(June 15, 2009) A court in Afghanistan sentenced two men to 20 years of imprisonment for modifying the Koran in their Dari-language translation of the religious book, sparing them the maximum punishment. An appeals court upheld the decision. The crime of modification of the Holy Quran is punishable by death.
The defendants were Ahmad Ghaws Zalmai, a former spokesman for the Attorney General of Afghanistan, and Mushtaq Ahmad, a Muslim cleric who had signed a letter endorsing the translation. The court based its decision on Islamic Shariah law. The two men were arrested in 2007. The attorney for the translator said that both men are planning to appeal the case to the Supreme Court of Afghanistan.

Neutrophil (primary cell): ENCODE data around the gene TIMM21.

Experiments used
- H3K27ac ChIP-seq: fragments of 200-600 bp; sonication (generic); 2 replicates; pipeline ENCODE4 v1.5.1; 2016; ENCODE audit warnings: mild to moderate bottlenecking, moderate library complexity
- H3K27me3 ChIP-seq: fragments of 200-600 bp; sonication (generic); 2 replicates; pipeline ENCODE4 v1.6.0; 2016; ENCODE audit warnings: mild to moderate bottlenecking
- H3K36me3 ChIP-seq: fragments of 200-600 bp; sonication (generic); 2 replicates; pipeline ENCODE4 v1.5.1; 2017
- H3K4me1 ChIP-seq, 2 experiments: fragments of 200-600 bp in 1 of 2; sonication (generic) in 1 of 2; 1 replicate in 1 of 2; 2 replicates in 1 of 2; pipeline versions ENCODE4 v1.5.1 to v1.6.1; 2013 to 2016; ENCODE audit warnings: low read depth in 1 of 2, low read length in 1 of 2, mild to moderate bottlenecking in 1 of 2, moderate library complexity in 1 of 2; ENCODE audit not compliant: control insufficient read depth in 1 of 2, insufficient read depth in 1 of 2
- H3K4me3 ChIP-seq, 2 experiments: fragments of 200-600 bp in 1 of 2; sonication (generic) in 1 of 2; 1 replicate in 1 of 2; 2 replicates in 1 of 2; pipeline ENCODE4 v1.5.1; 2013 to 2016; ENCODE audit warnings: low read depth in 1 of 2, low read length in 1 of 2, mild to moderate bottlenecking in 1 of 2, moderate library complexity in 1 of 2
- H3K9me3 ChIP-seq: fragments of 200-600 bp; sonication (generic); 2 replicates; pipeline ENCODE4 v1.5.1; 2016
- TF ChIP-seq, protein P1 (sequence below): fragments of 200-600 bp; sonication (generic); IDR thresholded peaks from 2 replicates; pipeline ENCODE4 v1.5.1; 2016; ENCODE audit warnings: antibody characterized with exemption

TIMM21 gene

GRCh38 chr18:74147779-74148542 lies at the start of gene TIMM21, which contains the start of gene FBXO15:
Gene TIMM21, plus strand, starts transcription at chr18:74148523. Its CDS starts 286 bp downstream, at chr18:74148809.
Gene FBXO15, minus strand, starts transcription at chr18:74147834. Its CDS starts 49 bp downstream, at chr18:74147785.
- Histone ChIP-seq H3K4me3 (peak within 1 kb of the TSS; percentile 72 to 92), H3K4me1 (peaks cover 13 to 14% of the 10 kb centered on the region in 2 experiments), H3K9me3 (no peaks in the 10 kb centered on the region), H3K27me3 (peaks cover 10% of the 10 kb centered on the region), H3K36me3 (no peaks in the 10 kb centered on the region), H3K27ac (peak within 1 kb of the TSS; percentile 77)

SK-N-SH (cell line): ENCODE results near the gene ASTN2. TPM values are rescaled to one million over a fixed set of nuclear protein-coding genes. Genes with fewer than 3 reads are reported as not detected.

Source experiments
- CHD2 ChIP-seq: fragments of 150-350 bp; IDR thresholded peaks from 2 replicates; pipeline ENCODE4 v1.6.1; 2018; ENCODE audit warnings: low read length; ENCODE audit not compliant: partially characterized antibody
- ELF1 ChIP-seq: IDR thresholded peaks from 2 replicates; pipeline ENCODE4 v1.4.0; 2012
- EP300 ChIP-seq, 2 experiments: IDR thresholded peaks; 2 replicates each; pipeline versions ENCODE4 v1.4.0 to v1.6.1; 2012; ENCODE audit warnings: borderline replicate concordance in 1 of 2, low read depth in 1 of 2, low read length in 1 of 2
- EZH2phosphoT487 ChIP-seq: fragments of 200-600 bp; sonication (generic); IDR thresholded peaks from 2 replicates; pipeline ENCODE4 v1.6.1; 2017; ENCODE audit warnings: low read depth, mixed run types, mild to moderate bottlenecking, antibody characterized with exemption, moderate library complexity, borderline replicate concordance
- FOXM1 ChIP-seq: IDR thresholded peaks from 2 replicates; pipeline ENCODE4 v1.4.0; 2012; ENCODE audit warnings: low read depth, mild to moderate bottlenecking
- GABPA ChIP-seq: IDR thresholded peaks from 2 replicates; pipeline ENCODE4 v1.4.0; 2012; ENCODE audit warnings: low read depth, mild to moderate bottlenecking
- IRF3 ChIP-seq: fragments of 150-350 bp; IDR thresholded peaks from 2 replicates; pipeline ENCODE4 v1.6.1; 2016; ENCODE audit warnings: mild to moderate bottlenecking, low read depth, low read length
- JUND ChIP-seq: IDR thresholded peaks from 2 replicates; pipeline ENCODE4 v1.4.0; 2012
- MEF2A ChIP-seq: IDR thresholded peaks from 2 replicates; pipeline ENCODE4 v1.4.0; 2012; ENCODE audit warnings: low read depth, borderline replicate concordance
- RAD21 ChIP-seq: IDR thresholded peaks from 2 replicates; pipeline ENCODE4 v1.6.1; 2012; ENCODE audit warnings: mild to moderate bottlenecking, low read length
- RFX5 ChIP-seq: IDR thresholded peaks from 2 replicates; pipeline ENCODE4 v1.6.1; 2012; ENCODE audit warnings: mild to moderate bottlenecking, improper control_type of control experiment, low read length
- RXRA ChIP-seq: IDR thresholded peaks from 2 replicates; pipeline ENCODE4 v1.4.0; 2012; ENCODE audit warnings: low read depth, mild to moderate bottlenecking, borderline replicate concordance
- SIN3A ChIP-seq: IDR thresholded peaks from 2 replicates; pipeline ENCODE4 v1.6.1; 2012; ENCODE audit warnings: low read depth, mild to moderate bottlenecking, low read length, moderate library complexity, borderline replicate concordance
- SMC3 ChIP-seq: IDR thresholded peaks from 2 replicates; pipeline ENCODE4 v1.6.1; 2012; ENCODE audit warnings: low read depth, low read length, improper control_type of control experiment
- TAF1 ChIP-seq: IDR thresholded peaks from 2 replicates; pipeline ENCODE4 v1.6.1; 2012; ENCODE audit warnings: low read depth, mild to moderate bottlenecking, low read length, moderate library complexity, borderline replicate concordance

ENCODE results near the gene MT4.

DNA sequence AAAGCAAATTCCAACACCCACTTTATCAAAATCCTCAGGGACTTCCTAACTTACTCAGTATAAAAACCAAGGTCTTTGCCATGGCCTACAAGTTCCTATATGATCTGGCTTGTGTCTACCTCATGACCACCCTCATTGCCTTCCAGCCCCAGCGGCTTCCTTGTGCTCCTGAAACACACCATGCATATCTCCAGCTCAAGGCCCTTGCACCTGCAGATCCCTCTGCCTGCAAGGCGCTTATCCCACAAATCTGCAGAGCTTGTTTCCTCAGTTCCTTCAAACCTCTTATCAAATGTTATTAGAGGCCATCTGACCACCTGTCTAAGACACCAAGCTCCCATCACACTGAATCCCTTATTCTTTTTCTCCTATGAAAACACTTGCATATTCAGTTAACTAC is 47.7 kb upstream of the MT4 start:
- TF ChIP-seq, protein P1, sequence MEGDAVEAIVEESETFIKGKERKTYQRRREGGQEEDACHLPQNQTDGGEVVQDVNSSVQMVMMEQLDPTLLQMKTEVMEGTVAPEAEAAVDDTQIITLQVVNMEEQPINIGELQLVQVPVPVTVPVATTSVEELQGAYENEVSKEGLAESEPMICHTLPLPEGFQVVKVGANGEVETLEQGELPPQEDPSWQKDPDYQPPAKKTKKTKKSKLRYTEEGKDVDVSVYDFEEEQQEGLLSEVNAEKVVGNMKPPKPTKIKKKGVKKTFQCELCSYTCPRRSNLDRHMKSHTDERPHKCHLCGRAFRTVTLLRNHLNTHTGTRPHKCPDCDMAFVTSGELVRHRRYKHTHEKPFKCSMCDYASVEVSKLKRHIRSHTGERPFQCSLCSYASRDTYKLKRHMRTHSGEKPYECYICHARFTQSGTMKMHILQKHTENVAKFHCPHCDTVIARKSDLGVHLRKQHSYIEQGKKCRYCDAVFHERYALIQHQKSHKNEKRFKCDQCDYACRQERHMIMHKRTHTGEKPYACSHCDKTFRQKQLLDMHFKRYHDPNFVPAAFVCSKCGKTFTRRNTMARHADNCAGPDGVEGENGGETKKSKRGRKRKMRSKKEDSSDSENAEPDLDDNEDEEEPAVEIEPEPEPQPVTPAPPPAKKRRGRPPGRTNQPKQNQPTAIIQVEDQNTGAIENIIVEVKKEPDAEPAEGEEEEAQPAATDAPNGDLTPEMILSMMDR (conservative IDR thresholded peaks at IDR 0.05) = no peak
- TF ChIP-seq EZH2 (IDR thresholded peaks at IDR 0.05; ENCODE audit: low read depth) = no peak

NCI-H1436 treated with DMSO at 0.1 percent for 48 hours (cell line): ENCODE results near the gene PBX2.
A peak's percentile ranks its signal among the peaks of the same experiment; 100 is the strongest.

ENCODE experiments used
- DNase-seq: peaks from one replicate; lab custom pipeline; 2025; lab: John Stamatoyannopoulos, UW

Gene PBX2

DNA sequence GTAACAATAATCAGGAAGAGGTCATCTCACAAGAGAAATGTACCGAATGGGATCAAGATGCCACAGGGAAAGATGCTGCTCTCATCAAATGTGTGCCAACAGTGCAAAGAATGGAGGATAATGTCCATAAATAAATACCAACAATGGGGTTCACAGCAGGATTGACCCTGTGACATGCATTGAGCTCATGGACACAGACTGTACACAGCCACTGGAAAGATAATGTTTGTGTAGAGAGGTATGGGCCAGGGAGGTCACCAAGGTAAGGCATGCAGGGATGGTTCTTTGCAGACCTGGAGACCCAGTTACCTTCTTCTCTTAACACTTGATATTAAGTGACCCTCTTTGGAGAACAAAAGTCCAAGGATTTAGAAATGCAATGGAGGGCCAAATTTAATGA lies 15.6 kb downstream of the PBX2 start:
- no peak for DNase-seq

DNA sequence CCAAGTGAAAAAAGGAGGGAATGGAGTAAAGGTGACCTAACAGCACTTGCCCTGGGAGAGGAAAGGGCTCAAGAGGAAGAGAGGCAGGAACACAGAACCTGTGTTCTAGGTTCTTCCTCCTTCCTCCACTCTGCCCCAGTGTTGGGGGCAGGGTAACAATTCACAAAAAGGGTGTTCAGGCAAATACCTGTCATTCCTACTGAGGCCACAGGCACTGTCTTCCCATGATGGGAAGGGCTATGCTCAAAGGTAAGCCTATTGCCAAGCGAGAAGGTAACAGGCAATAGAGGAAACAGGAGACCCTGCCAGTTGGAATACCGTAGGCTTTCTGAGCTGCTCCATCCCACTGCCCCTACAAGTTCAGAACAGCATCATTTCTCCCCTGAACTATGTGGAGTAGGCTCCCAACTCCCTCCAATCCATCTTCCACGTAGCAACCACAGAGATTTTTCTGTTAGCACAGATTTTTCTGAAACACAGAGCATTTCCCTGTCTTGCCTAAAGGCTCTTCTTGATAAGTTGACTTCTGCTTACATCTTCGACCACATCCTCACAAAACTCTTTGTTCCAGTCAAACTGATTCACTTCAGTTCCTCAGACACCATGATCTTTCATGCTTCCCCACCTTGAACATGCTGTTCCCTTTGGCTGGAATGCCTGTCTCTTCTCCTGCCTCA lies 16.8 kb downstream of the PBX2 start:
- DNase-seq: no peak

In another case that illustrates the role of religious leaders in the judicial system of the country, in October 2008, a student of journalism was sentenced to 20 years in prison for asking questions about women's rights under Shariah. Some Islamic clerics considered the student's questions blasphemous and held demonstrations demanding a stiffer punishment, because in their view the student had violated the tenets of Islam. (Afghanistan Appeals Court Upholds Prison Sentence for Koran Translators, PAPER CHASE NEWSBURST, Feb. 16, 2009, available at http://jurist.law.pitt.edu/paperchase/2009/02/afghanistan-appeals-court-